The Dandelions of Ukraine

She paints a different scene
different from the devastation of war.
One of deep meaning to her people.

Far from crimson-orange flames,
bomb bursting flares in night skies,
blood-stained rubble covered streets.

She paints a girl with auburn hair
back to us, looking out at sunburst sky
in the midst of dandelion fields.

Beautiful broadleaf perennial weed,
dandelions bloom brightly yellow,
steep in teas and make fine wine.

Notoriously challenging to remove,
ten-inch-long taproots deep in soil
tenaciously hold their place in earth.

Sunflowers may be the national flower,
but this upstart weed personifies her people.
Strength, perseverance, and beauty,
just as she painted, the dandelion field.

Written for Poetics Tuesday at dVerse, the virtual pub for poets around the globe. Mish is hosting and gives us an inspiring, beautiful and timely prompt, acquainting us with Ukrainian artist, Vika Muse. We are to select one of her remarkable paintings and be inspired by it. As Mish writes: “During this unfathomable yet very real situation in her homeland, let us bask in the light of her artistry and be a reflection of light with our words.”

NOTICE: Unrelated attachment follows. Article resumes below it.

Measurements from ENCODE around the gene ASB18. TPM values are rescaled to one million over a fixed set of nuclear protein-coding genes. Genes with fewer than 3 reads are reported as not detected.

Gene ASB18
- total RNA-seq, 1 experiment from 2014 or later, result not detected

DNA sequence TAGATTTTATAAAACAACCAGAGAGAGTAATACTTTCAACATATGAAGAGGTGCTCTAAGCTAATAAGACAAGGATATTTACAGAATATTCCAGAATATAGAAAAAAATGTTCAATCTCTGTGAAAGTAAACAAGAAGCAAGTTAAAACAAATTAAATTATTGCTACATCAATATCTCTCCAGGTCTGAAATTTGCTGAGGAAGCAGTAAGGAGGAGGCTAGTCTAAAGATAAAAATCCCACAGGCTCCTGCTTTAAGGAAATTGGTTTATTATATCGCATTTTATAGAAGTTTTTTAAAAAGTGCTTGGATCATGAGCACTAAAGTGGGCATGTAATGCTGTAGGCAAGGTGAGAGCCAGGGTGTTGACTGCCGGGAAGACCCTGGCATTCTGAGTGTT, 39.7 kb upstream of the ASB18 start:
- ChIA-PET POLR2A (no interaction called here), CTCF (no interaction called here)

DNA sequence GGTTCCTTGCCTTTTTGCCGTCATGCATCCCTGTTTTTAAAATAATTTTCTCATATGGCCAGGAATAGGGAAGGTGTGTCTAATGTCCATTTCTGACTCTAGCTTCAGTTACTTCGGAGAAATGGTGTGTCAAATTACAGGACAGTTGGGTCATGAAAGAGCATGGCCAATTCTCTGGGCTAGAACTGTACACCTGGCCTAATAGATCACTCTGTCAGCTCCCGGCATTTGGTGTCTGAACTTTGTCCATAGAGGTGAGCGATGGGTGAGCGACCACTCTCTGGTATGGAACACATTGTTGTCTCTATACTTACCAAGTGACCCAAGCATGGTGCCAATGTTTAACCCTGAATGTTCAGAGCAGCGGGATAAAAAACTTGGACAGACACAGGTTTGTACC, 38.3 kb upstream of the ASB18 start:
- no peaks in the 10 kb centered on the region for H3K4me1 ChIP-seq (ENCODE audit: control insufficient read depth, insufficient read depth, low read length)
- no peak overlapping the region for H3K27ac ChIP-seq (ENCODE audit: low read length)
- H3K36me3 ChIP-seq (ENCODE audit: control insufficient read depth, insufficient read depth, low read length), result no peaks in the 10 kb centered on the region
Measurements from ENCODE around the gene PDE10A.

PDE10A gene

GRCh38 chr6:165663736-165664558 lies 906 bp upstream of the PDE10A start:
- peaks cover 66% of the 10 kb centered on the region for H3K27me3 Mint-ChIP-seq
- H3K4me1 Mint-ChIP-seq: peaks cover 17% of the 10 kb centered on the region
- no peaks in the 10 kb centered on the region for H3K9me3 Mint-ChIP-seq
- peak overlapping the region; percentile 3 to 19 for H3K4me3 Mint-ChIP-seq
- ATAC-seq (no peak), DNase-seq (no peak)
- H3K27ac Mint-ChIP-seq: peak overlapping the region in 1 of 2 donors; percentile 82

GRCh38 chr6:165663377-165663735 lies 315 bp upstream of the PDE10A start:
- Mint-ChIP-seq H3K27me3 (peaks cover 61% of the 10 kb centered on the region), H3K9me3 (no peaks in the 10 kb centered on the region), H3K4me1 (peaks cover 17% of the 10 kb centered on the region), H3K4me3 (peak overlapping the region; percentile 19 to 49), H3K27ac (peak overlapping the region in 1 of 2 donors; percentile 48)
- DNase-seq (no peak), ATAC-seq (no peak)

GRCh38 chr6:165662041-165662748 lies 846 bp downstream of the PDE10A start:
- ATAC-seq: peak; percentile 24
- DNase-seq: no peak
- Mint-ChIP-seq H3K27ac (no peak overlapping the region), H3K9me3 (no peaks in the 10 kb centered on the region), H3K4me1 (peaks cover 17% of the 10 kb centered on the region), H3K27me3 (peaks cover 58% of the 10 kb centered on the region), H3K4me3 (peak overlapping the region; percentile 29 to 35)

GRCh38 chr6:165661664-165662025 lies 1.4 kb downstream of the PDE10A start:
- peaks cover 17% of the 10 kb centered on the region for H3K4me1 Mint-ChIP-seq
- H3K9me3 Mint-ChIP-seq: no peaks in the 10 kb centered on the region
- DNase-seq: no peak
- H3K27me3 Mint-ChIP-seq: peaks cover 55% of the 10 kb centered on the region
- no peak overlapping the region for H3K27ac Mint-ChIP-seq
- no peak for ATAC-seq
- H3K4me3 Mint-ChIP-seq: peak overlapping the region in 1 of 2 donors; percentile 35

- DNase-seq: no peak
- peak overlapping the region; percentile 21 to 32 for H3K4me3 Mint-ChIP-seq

The work of Vika Muse can be found on Instagram at @get.muse and is featured on the website http://www.inprnt.com (just do a search on this site for Vika Muse and all her artwork will come up). I selected her piece, The Dandelion Field.

dVerse pub opens at 3 PM Boston time, featuring this prompt.

Not Your Toymaker’s Daughter

I prefer to live outside the box.
I am not a jack.

I won’t jump at your desire.
I am not a puppet.  Or a toy.
I am more like a cat.

Independent with nine lives.
And trust me,
none of them are yours.

Jack-in-the-box_1863_Harpers

De is hosting dVerse today, asking us to use the word “box” in a Quadrille (poem of exactly 44 words, sans title). Image from WikiCommons: 1863 Harpers from Thomas Nast.